Skip to main content

Kimberley Process Certification Scheme (Amendment) (EU Exit) Regulations 2019

Volume 796: debated on Thursday 28 February 2019

Motion to Approve

Moved by

That the draft Regulations laid before the House on 20 December 2018 be approved.

Relevant document: 14th Report from the Secondary Legislation Scrutiny Committee (Sub-Committee A). Considered in Grand Committee on 13 February.

My Lords, I was unable to be present when this SI was considered in Grand Committee, and I am very grateful for this opportunity to comment briefly. If the UK is indeed to leave the EU, this is an area in which we must put in place our own arrangements. The Kimberly process is an extremely important certification scheme to address the appalling abuses involving so-called blood diamonds which drive conflict, particularly in Africa. The Kimberley process seeks transparent and fair practice in this sector, and we are rightly signed up to it. I note and share the concerns expressed in Grand Committee by the noble Lord, Lord Collins, about exactly what would happen if we were to leave the EU with no deal. Nevertheless, on behalf of these Benches, we welcome the Government’s continued commitment to the Kimberley process as expressed in this SI. Whether we are in or outside the EU, this commitment is vitally important.

My Lords, I endorse what the noble Baroness has said, and what my noble friend Lord Collins said in Committee. Can the Minister give us a categorical assurance that there will be no gap when Britain is no longer a signatory and supporter of this scheme? I declare an interest as I was the British Foreign Office Minister who initiated this treaty and Britain’s involvement in it. Britain led the way to get the international treaty, and we got the rest of the European Union signed up to it—initially against resistance from the World Diamond Council but, ultimately, with its support. This is a very important scheme, making sure that conflict diamonds do not enter the international arena illegally and fuel conflict, as they once did in Angola, Sierra Leone and the DRC.

My Lords, the noble Baroness, Lady Northover, can be excused totally for being unable to be present. In fact, hundreds of us were not able to be present; the only people present were the Minister and my noble friend Lord Collins.

There was someone in the Chair too, yes indeed. This is symptomatic of what is going on at the moment. I believe the noble Lord, Lord Collins, described it in Committee as an “SI stampede”. I have described it on occasion as a veritable tsunami of statutory instruments. I think we were told yesterday that 740 statutory instruments have been laid, but most have not yet gone to the committees, let alone to the Grand Committee and to the House. This is an astonishing situation. As my noble friend Lord Hain said—as did the noble Baroness, Lady Northover—this is a very important statutory instrument. We have important statutory instruments, Lord Speaker—sorry, I mean noble Lords, but maybe one day we will be able to address him properly; we have them simultaneously in Grand Committee and here. How can we possibly carry out our proper duty of scrutiny?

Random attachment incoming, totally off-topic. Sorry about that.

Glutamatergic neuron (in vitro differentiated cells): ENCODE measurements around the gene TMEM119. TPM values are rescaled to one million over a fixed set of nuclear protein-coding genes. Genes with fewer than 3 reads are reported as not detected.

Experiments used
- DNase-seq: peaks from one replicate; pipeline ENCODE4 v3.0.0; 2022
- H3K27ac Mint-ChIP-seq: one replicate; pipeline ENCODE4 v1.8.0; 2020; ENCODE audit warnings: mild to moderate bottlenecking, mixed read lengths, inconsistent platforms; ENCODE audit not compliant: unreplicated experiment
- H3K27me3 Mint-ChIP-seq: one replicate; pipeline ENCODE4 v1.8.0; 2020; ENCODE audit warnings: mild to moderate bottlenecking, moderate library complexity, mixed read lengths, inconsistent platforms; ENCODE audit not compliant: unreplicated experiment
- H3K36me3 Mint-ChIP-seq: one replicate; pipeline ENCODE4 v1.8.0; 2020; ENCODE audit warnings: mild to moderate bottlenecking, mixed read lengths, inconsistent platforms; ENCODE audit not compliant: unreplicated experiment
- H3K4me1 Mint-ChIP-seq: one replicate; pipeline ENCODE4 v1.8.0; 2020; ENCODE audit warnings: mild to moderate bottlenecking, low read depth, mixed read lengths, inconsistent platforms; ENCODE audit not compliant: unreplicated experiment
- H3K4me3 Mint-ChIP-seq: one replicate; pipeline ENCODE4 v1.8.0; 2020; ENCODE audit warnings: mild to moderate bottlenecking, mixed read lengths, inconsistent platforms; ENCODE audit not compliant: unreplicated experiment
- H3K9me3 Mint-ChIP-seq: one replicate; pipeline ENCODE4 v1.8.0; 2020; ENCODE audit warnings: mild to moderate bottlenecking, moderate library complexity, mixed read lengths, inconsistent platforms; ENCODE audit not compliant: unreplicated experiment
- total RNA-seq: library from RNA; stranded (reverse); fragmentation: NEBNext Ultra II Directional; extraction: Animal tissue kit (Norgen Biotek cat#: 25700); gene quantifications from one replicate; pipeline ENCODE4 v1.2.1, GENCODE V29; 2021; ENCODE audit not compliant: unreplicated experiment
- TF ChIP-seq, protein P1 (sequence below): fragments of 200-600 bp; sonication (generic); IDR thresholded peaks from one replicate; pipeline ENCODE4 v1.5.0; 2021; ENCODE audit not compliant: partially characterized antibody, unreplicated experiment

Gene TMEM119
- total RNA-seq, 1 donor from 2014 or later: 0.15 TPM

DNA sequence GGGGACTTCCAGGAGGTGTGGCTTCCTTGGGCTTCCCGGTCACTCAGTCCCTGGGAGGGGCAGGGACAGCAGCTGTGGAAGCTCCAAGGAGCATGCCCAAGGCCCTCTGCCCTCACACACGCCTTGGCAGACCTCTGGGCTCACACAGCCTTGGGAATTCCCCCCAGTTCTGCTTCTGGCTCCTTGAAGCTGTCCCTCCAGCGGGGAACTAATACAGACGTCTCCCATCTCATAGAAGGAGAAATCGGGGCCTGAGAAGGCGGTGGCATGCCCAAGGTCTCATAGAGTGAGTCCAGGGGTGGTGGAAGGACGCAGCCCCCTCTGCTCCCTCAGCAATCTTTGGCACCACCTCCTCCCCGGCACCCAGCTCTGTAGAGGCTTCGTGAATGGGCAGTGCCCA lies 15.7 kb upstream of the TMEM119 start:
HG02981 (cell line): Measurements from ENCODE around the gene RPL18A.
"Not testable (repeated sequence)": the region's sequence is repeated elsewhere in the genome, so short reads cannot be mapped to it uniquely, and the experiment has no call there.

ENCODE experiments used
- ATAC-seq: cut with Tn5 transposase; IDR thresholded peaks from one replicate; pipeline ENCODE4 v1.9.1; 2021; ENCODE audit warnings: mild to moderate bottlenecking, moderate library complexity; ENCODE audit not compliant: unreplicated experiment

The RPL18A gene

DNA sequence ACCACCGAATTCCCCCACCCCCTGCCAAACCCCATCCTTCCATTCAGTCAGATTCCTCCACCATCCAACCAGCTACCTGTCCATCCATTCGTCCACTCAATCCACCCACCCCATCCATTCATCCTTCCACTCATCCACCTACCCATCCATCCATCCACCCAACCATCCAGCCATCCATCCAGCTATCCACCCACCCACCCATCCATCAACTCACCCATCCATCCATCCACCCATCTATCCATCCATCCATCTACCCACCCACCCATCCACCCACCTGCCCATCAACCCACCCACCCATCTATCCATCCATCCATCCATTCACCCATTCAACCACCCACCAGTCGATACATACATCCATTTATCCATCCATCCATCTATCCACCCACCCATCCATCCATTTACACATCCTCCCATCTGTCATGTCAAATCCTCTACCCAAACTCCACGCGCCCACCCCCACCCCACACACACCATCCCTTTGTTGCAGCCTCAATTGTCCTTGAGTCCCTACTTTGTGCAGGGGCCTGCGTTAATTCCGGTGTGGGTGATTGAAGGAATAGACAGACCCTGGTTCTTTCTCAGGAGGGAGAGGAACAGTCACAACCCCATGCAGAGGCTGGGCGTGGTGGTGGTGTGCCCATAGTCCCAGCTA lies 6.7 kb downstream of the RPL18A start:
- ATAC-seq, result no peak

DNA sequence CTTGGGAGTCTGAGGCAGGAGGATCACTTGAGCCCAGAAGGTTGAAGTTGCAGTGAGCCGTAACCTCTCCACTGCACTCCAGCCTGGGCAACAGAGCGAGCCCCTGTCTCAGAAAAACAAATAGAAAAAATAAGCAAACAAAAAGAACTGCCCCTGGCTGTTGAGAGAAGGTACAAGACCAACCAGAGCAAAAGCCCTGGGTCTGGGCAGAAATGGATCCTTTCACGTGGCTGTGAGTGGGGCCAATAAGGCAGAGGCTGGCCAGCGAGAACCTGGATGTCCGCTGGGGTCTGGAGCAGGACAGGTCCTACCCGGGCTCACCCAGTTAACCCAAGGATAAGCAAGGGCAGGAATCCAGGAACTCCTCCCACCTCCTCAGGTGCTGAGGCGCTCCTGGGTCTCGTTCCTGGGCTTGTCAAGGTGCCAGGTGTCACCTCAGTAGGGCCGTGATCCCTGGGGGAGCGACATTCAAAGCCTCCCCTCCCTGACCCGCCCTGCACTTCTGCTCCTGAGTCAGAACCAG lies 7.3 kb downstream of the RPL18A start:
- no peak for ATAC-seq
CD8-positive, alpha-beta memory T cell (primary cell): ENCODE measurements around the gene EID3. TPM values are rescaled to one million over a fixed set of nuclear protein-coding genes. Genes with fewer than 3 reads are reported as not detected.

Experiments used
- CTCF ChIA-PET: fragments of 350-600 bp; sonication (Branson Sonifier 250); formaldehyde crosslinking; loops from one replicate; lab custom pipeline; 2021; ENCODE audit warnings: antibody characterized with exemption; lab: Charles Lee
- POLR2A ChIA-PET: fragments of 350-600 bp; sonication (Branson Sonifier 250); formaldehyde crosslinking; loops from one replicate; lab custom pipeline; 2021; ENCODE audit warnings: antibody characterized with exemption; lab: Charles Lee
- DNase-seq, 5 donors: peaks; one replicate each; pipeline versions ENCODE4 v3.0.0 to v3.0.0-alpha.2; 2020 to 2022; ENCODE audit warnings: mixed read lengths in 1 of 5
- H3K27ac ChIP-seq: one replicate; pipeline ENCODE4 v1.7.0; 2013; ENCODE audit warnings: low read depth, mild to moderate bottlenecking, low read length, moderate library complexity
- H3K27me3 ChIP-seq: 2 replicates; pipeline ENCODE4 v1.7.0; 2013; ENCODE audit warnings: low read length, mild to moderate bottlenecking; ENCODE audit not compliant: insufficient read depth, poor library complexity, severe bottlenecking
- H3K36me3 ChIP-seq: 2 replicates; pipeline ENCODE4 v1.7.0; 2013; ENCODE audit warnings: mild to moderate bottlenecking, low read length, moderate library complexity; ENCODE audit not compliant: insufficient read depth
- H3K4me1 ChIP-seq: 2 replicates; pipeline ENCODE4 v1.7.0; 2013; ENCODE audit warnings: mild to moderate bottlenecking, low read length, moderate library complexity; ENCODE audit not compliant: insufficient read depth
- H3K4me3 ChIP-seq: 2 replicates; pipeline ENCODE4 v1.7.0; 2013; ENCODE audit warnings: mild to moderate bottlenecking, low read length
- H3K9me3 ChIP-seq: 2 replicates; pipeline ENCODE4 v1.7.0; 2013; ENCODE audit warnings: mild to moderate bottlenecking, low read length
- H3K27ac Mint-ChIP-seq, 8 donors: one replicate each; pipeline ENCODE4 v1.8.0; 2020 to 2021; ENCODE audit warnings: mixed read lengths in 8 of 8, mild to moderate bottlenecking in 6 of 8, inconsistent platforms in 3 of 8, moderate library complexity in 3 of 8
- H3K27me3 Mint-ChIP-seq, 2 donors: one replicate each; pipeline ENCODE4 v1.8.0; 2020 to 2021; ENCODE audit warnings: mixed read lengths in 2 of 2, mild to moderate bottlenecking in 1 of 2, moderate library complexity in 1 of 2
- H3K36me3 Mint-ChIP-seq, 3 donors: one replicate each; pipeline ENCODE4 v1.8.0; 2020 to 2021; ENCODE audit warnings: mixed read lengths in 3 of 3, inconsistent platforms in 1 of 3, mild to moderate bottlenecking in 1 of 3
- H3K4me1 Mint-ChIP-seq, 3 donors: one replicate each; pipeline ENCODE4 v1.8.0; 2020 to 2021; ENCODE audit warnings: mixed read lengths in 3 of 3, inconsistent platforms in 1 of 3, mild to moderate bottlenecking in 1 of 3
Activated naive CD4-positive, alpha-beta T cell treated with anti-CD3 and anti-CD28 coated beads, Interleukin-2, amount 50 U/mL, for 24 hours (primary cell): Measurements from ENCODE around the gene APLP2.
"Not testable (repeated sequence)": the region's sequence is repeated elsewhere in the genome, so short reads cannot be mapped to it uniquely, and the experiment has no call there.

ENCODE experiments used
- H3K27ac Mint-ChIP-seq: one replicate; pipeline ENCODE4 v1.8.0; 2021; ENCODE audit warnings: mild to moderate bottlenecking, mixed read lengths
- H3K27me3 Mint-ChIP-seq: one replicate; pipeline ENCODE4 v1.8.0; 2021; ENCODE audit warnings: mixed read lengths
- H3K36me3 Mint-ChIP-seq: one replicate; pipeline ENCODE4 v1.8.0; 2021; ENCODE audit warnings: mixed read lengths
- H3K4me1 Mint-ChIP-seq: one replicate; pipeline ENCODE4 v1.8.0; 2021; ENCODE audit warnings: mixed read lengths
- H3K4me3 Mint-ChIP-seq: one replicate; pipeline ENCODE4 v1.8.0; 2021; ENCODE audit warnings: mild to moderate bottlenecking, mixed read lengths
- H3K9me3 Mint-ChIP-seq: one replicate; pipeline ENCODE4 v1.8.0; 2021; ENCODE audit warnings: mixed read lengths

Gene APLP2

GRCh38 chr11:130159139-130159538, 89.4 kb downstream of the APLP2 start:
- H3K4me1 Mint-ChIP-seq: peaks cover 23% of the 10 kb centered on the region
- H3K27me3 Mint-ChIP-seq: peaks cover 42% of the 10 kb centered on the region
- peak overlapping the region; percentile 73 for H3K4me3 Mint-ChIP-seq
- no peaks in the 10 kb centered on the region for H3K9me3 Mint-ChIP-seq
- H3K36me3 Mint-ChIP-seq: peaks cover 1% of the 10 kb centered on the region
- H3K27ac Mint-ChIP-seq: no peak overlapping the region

This is being pushed through because one woman is so adamant and determined to have her own way and treats both Houses of Parliament like rubber stamps. She appears more like an elected dictator than a Prime Minister in a Cabinet Government in a parliamentary democracy. It is getting totally out of hand.

My Lords, before the Minister rises, how can I resist making a contribution? The debate in Grand Committee lasted for some considerable time despite there being only the two of us; we were able to debate the issue in quite a lot of depth. One point raised, which the Minister ought to address today, is that we may await the consent of the other nations to join the convention: is there a potential gap, if we fall out of the EU, in not being a full member of the convention?

I think we are at risk of having as long a debate as we did in Grand Committee. I am glad to see that the diamonds issue is creating a lot of interest in your Lordships’ House, in contrast to that day in Grand Committee.

I welcome and thank the noble Baroness, Lady Northover, for her support of the Government’s position. We are agreed, irrespective of the differences and questions that have been raised, about the importance of continuing the Kimberley process. As the noble Lord, Lord Hain, himself has said—I acknowledge that he was instrumental in starting this process—successive Governments have continued with our membership because, plainly and simply, it is the right thing to do. Certainly the Government’s planning and programme is a reflection of the fact that there should be no gap. When we leave the EU, there should be a continuation of our membership of the Kimberley process, and appropriate programmes have been set up to ensure that that happens.

I cannot leave this Dispatch Box without responding to the noble Lord, Lord Foulkes, who raised the issue of the Prime Minister. The Prime Minister is leading our country at perhaps one of the most challenging times that our history has faced, certainly in my lifetime. What is needed right now is a good deal to allow us to leave the EU. The more time that we spend debating SIs and prolonging the process through unnecessary debate, the more that we will not achieve that end. What is required now is for the whole country, this House and the other place to get behind the deal, do the deal and get behind the Prime Minister, who is leading our country in most challenging times. I say to the noble Lord that I know the Prime Minister; I have known her for 27 years. She is a lady of principle and passion, and she is showing both.

Motion agreed.